The minimum transmission power level over nodes in a network
that allows them to reach their neighbors (Uniform)


A 72
-
hour continuous experiment with MicaZ


A spanning tree of 43 nodes, 24 leaf nodes


Leaf nodes send 32 packets to the base every hour

Part 2
-

Experimental
Setup

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(a) Weather Conditions over 72 Hours

(b) Spanning Tree Topology

(c) Experimental Site

Part 2
-

Packet Reception Ratio

0.5
0.55
0.6
0.65
0.7
0.75
0.8
0.85
0.9
0.95
1
0
6
12
18
24
30
36
42
48
54
60
66
72
Time (hours)
End-to-end PRR
ATPC
Max
Uniform
Non-Uniform
0
10
20
30
40
50
60
70
80
90
100
0
6
12
18
24
30
36
42
48
54
60
66
72
Time (hours)
PRR (%)
Link with Static
Transmission
Power
Link with ATPC
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(a)
E2E packet reception ratio


Max ~ 100%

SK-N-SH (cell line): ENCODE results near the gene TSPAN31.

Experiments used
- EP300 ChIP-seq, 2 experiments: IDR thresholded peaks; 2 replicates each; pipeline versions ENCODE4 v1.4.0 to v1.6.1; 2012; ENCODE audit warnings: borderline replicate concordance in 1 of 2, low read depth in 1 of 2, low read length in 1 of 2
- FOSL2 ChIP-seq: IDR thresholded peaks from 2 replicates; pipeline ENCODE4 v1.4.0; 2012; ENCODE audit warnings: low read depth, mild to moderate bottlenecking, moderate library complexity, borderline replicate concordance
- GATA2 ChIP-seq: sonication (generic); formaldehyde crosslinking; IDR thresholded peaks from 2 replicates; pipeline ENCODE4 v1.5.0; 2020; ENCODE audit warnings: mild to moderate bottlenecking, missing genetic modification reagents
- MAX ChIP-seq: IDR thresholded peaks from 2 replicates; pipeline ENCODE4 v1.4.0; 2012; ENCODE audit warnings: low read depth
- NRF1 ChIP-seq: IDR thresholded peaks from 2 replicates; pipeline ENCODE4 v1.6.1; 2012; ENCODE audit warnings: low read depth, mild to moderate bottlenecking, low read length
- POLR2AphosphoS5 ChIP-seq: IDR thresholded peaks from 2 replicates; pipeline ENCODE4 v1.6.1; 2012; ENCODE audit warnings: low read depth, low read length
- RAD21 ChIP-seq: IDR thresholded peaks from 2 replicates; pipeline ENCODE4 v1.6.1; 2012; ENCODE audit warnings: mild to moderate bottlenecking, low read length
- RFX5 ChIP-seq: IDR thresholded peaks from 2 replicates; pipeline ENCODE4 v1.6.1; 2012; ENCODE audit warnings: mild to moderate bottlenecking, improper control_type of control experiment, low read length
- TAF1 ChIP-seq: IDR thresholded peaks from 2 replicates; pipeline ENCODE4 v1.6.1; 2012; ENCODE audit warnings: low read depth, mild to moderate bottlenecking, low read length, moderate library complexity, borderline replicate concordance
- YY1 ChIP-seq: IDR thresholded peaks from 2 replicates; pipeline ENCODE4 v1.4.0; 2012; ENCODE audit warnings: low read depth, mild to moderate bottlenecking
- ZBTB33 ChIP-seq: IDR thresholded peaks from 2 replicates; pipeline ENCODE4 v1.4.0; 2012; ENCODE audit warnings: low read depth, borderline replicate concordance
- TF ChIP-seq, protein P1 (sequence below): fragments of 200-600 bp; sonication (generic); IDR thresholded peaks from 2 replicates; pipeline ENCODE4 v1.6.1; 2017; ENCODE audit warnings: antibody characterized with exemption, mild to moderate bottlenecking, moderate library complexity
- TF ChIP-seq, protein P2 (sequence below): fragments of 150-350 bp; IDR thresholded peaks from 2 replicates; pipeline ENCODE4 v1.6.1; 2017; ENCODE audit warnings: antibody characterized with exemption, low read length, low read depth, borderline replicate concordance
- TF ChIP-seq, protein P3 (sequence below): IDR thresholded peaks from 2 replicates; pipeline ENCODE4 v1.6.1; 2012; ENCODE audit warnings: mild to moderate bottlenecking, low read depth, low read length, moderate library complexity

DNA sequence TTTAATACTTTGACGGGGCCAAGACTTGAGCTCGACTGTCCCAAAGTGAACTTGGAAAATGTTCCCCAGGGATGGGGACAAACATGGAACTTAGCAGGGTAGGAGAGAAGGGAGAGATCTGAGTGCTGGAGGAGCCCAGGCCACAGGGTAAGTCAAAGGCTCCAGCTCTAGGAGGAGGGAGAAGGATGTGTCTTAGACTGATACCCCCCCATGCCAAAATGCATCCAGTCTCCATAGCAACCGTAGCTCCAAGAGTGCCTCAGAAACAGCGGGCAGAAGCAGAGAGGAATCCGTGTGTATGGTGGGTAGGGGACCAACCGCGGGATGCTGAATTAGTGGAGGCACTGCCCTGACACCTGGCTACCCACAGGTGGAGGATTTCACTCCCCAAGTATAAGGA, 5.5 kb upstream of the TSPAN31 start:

ATPC ~ 98.3%



Uniform ~ 98.3%



Non
-
Uniform ~ 58.8%


(b) PRR at a chosen link

ATPC ~ constantly 100%

Static transmission power


~ vary from 0% to 100%

Part 2
-

Transmission Energy Consumption

0.4
0.45
0.5
0.55
0.6
0.65
0.7
0.75
0.8
0.85
0.9
0.95
1
6
12
18
24
30
36
42
48
54
60
66
72
Time (hours)
Relative Transmission Energy
Consumption
ATPC
Max
Uniform
Non-Uniform
25

Max ~ 100%


ATPC ~ 58.3% (1% control overhead)

Uniform ~ 68.6%


Non
-
Uniform ~ 43.2%


Relative energy consumption

Conclusions and Future Work


Benefits of ATPC lie in three core aspects:


ATPC maintains above 98% E2E PRR over time


ATPC achieves significant energy savings


53.6% of the transmission energy of Max


78.8% of the transmission energy of Uniform


ATPC accurately adjusts the transmission power


Adapting to spatial and temporal factors



Towards reliable and energy
-
efficient
routing


Spatial reuse for concurrent transmissions

26






Questions?









27

Thank you very much!